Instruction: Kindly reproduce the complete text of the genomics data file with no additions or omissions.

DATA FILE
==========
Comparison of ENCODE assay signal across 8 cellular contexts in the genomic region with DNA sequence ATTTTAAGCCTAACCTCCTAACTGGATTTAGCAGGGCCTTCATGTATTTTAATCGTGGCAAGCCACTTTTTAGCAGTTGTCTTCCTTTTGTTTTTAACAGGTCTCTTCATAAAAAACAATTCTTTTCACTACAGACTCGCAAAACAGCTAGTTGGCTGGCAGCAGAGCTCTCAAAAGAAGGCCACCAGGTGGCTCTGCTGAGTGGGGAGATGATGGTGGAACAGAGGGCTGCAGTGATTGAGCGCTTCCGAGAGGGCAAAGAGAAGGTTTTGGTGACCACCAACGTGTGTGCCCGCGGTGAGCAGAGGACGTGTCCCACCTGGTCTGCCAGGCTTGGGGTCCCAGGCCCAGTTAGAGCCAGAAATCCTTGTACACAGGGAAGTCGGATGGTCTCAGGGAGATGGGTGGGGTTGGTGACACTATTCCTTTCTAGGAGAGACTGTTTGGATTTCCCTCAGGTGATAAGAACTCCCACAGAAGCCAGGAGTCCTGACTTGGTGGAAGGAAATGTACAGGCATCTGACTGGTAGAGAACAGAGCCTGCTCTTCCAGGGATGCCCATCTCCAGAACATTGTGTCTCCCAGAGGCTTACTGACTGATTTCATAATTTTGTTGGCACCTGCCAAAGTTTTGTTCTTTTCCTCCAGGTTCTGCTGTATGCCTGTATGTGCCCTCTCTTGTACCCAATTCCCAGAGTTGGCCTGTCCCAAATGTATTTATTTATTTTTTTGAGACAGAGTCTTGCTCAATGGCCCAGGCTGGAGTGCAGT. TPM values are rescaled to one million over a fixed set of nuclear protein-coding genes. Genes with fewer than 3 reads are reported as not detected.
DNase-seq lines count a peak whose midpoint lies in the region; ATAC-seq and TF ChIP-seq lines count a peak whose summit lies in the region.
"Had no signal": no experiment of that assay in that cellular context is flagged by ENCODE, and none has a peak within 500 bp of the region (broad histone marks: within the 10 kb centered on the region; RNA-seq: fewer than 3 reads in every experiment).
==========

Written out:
Comparison of ENCODE assay signal across 8 cellular contexts in the genomic region with DNA sequence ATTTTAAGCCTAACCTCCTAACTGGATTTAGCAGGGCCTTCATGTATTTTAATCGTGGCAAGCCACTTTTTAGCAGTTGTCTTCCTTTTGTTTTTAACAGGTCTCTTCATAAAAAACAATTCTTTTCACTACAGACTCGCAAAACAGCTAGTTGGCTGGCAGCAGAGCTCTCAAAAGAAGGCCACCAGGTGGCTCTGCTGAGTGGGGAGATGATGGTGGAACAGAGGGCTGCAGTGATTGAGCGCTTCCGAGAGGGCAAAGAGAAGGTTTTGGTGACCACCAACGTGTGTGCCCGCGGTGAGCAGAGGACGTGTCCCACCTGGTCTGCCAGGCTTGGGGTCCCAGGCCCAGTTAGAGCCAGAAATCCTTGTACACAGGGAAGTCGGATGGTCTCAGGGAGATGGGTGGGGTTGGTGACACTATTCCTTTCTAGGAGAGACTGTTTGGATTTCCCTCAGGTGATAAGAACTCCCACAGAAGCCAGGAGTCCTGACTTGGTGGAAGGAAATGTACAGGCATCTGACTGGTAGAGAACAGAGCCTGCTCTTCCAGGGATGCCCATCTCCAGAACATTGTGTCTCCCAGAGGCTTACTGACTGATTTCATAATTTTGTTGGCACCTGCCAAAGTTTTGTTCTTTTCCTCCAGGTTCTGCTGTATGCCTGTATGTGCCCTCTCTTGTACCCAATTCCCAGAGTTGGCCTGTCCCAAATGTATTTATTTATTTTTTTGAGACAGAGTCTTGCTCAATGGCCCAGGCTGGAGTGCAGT. TPM values are rescaled to one million over a fixed set of nuclear protein-coding genes. Genes with fewer than 3 reads are reported as not detected.
DNase-seq lines count a peak whose midpoint lies in the region; ATAC-seq and TF ChIP-seq lines count a peak whose summit lies in the region.
"Had no signal": no experiment of that assay in that cellular context is flagged by ENCODE, and none has a peak within 500 bp of the region (broad histone marks: within the 10 kb centered on the region; RNA-seq: fewer than 3 reads in every experiment).